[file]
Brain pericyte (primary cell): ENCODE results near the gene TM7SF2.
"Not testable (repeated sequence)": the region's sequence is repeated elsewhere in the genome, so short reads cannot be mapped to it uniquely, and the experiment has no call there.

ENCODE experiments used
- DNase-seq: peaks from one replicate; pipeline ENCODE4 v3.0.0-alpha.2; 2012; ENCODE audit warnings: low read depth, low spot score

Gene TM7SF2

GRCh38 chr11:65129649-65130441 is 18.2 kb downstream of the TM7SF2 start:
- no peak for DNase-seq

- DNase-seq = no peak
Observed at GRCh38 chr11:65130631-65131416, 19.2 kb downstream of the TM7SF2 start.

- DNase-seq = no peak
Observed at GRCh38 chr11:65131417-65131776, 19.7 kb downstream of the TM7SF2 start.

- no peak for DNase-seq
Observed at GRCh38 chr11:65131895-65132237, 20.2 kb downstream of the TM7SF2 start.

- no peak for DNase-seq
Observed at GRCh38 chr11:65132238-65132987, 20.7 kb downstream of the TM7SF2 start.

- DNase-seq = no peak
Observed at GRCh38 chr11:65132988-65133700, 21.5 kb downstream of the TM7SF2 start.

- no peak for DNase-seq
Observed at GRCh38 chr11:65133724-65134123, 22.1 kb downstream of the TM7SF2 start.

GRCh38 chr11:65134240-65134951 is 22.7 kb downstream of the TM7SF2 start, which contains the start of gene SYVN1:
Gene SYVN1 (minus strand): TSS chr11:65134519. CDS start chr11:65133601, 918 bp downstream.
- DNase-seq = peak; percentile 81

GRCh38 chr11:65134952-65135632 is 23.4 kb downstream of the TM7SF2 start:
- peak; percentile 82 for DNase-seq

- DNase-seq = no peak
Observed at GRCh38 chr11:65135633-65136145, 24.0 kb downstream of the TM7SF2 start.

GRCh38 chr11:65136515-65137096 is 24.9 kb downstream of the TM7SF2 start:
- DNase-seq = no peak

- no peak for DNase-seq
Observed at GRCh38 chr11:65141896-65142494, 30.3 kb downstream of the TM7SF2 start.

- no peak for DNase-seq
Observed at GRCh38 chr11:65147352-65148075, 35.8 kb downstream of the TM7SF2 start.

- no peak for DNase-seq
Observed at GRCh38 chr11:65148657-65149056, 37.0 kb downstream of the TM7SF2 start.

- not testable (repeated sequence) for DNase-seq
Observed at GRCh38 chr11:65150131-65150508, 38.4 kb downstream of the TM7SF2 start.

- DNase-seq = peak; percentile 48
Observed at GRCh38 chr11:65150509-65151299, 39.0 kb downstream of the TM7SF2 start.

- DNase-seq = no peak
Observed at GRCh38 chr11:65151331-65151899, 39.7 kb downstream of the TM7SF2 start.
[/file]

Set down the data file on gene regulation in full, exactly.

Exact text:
Brain pericyte (primary cell): ENCODE results near the gene TM7SF2.
"Not testable (repeated sequence)": the region's sequence is repeated elsewhere in the genome, so short reads cannot be mapped to it uniquely, and the experiment has no call there.

ENCODE experiments used
- DNase-seq: peaks from one replicate; pipeline ENCODE4 v3.0.0-alpha.2; 2012; ENCODE audit warnings: low read depth, low spot score

Gene TM7SF2

GRCh38 chr11:65129649-65130441 is 18.2 kb downstream of the TM7SF2 start:
- no peak for DNase-seq

- DNase-seq = no peak
Observed at GRCh38 chr11:65130631-65131416, 19.2 kb downstream of the TM7SF2 start.

- DNase-seq = no peak
Observed at GRCh38 chr11:65131417-65131776, 19.7 kb downstream of the TM7SF2 start.

- no peak for DNase-seq
Observed at GRCh38 chr11:65131895-65132237, 20.2 kb downstream of the TM7SF2 start.

- no peak for DNase-seq
Observed at GRCh38 chr11:65132238-65132987, 20.7 kb downstream of the TM7SF2 start.

- DNase-seq = no peak
Observed at GRCh38 chr11:65132988-65133700, 21.5 kb downstream of the TM7SF2 start.

- no peak for DNase-seq
Observed at GRCh38 chr11:65133724-65134123, 22.1 kb downstream of the TM7SF2 start.

GRCh38 chr11:65134240-65134951 is 22.7 kb downstream of the TM7SF2 start, which contains the start of gene SYVN1:
Gene SYVN1 (minus strand): TSS chr11:65134519. CDS start chr11:65133601, 918 bp downstream.
- DNase-seq = peak; percentile 81

GRCh38 chr11:65134952-65135632 is 23.4 kb downstream of the TM7SF2 start:
- peak; percentile 82 for DNase-seq

- DNase-seq = no peak
Observed at GRCh38 chr11:65135633-65136145, 24.0 kb downstream of the TM7SF2 start.

GRCh38 chr11:65136515-65137096 is 24.9 kb downstream of the TM7SF2 start:
- DNase-seq = no peak

- no peak for DNase-seq
Observed at GRCh38 chr11:65141896-65142494, 30.3 kb downstream of the TM7SF2 start.

- no peak for DNase-seq
Observed at GRCh38 chr11:65147352-65148075, 35.8 kb downstream of the TM7SF2 start.

- no peak for DNase-seq
Observed at GRCh38 chr11:65148657-65149056, 37.0 kb downstream of the TM7SF2 start.

- not testable (repeated sequence) for DNase-seq
Observed at GRCh38 chr11:65150131-65150508, 38.4 kb downstream of the TM7SF2 start.

- DNase-seq = peak; percentile 48
Observed at GRCh38 chr11:65150509-65151299, 39.0 kb downstream of the TM7SF2 start.

- DNase-seq = no peak
Observed at GRCh38 chr11:65151331-65151899, 39.7 kb downstream of the TM7SF2 start.